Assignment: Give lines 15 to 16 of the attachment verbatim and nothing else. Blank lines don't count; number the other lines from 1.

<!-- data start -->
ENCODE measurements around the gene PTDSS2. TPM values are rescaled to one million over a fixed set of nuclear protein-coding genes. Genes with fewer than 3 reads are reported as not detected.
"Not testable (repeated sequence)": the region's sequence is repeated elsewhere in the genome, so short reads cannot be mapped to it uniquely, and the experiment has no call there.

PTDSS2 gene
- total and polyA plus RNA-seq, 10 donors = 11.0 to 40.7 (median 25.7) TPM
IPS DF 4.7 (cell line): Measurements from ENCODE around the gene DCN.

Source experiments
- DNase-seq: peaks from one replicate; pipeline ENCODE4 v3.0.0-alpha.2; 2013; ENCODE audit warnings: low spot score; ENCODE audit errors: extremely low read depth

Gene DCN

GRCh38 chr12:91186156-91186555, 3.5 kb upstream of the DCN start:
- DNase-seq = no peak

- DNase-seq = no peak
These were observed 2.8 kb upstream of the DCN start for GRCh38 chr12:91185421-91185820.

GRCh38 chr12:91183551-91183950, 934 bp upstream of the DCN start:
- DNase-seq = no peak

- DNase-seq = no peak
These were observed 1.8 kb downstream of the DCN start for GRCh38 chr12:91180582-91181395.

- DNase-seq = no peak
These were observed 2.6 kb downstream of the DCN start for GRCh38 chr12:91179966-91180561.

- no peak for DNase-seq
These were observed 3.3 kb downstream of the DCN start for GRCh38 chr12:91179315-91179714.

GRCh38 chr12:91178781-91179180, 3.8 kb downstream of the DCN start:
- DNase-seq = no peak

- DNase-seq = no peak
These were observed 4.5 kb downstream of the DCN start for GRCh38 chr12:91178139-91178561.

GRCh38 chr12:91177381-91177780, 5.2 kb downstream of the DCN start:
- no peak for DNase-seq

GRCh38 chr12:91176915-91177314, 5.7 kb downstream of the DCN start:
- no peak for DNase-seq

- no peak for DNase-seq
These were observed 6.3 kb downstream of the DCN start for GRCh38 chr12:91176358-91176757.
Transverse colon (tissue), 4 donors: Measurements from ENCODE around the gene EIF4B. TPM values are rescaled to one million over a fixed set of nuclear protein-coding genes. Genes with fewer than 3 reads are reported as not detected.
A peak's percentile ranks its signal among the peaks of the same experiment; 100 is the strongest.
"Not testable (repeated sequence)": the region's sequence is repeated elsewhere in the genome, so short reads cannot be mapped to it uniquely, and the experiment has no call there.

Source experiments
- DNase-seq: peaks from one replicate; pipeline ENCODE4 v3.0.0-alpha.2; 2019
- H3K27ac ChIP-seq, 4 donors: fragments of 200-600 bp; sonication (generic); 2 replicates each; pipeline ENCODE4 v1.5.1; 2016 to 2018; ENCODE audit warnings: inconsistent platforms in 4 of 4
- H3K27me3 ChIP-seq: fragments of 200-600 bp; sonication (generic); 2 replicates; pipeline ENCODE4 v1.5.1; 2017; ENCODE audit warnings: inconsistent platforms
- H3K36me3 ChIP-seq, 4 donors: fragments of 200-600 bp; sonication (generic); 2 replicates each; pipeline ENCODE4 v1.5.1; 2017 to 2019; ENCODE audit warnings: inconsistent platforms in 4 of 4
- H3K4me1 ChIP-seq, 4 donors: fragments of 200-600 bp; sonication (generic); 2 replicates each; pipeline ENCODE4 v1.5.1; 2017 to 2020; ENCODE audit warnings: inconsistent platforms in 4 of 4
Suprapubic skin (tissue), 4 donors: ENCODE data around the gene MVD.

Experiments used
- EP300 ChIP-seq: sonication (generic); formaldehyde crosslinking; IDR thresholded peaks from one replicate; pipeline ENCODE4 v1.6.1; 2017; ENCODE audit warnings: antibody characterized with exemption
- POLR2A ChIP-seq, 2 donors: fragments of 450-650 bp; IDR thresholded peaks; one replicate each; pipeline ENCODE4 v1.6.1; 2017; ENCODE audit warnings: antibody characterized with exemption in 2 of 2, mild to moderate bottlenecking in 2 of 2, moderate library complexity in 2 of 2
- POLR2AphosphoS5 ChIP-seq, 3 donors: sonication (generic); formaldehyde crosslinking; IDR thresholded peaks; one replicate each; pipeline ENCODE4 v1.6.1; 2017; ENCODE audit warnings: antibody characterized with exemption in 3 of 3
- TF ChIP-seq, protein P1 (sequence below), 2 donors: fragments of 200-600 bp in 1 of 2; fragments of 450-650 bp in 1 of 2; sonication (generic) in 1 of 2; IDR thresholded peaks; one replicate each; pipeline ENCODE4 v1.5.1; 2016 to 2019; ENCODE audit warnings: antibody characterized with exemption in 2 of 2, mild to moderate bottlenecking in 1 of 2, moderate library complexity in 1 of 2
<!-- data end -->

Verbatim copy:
- DNase-seq = no peak
These were observed 1.8 kb downstream of the DCN start for GRCh38 chr12:91180582-91181395.